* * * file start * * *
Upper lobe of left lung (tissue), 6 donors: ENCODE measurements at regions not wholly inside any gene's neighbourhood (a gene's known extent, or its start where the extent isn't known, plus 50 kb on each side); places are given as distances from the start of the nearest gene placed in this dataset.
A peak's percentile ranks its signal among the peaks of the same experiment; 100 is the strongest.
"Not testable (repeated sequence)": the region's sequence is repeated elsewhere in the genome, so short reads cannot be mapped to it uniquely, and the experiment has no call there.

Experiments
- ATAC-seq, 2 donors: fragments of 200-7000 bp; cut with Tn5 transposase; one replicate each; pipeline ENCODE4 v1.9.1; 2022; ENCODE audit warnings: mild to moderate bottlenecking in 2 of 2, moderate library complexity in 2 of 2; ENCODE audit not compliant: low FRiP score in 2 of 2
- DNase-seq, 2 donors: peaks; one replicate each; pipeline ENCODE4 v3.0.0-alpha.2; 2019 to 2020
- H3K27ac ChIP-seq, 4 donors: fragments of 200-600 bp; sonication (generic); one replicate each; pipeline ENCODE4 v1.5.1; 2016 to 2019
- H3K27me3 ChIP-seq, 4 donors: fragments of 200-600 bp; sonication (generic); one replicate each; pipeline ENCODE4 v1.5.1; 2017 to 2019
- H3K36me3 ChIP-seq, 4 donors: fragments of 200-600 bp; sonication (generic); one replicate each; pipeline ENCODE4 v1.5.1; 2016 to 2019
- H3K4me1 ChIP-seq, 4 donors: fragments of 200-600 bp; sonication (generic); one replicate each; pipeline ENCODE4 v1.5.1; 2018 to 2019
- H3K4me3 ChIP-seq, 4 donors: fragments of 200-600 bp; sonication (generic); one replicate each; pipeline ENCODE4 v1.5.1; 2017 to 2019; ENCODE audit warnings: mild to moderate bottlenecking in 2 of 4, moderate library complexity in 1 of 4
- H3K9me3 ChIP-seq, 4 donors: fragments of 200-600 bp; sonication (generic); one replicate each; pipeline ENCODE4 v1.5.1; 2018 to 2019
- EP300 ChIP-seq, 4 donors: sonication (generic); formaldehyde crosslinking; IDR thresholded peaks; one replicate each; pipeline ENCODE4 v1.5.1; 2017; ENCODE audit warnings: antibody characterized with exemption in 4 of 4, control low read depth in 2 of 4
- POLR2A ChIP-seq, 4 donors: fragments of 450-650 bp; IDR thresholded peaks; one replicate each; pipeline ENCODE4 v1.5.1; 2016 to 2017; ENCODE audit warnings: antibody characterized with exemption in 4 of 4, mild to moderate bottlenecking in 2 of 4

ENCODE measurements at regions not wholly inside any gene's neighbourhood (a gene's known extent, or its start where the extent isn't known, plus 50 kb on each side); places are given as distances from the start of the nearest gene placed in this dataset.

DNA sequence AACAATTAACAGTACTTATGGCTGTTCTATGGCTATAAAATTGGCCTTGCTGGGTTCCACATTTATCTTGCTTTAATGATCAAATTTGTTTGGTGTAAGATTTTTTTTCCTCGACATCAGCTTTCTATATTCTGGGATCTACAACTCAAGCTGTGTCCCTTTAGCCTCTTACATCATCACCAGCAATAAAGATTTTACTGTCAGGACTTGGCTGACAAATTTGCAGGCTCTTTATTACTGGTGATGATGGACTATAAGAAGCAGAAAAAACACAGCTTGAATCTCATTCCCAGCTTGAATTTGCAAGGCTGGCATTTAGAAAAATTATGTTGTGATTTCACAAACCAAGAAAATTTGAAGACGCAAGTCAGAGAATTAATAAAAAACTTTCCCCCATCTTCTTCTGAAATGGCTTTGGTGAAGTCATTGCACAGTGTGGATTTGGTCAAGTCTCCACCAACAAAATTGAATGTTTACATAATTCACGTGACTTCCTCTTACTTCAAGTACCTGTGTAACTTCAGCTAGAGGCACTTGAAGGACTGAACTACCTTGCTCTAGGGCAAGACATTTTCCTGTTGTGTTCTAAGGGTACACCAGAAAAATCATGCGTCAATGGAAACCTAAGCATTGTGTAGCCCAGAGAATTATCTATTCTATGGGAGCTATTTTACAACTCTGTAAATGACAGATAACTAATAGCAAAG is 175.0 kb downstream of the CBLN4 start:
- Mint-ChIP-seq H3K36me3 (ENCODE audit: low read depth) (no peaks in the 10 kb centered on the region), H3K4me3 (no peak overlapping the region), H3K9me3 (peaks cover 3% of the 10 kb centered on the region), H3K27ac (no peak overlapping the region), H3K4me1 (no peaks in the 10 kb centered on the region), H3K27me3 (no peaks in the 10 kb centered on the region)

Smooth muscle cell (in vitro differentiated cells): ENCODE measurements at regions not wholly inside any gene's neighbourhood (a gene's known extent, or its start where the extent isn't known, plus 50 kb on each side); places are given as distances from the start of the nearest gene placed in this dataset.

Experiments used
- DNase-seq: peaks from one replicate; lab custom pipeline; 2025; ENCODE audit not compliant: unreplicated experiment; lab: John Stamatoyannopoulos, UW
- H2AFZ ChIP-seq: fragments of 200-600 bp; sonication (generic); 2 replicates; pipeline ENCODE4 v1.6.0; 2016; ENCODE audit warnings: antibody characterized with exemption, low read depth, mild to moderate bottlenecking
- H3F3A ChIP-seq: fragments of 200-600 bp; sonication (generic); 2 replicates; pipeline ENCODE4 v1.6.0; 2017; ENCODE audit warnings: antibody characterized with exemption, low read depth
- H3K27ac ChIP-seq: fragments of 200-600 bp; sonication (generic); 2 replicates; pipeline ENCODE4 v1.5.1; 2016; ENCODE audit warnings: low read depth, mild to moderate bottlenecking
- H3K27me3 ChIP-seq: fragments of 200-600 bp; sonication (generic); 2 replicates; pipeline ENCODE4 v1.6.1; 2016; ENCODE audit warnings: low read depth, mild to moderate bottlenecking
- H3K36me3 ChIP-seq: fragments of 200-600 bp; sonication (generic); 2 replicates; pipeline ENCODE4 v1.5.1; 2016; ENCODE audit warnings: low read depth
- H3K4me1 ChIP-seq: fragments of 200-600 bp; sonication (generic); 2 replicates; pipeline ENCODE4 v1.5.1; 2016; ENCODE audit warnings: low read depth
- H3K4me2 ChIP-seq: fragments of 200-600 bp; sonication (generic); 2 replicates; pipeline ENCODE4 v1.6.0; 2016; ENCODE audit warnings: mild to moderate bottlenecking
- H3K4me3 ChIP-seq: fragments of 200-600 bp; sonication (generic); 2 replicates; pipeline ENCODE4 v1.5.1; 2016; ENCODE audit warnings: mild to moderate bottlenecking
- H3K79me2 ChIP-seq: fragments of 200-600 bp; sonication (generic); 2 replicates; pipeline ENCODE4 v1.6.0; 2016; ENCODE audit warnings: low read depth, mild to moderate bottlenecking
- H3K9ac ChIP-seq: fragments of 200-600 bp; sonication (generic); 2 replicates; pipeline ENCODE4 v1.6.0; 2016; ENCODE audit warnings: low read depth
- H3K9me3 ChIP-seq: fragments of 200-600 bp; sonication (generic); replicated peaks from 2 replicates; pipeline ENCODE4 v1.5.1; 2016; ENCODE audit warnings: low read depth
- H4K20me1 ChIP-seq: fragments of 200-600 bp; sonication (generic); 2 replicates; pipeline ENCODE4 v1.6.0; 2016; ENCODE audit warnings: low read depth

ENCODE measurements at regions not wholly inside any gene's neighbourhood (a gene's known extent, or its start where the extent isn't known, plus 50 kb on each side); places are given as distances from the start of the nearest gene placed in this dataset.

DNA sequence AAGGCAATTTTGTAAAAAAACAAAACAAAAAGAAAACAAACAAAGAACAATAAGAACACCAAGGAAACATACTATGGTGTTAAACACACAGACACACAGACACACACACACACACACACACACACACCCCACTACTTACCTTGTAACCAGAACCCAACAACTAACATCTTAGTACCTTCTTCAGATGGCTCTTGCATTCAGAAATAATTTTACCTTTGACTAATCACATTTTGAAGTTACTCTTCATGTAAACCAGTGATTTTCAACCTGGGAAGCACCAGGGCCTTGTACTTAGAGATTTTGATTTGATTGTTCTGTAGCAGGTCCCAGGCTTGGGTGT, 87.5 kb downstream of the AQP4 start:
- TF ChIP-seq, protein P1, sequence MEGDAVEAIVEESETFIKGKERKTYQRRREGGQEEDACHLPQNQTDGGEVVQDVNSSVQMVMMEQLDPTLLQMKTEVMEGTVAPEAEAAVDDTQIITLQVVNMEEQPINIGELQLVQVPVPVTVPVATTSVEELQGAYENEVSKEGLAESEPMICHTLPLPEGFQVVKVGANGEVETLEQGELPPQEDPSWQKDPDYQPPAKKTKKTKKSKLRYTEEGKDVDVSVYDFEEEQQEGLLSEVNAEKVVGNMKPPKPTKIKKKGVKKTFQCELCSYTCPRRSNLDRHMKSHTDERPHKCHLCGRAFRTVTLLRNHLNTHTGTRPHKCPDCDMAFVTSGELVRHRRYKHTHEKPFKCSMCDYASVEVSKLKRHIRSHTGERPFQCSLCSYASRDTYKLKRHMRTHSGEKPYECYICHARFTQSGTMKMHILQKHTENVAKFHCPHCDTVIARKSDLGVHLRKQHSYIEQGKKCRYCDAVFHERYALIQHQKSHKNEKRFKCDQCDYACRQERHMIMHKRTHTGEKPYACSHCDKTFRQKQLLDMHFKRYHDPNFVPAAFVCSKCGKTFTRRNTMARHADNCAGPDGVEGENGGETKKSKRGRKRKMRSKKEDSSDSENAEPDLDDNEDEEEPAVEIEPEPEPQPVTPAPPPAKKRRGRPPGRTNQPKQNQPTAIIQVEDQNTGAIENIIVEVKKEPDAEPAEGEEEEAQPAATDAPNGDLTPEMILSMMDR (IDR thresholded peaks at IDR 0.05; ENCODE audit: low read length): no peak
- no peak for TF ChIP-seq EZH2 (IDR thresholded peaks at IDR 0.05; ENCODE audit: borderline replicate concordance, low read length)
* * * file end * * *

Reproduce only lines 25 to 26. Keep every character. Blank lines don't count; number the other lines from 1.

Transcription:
- H3K36me3 ChIP-seq: fragments of 200-600 bp; sonication (generic); 2 replicates; pipeline ENCODE4 v1.5.1; 2016; ENCODE audit warnings: low read depth
- H3K4me1 ChIP-seq: fragments of 200-600 bp; sonication (generic); 2 replicates; pipeline ENCODE4 v1.5.1; 2016; ENCODE audit warnings: low read depth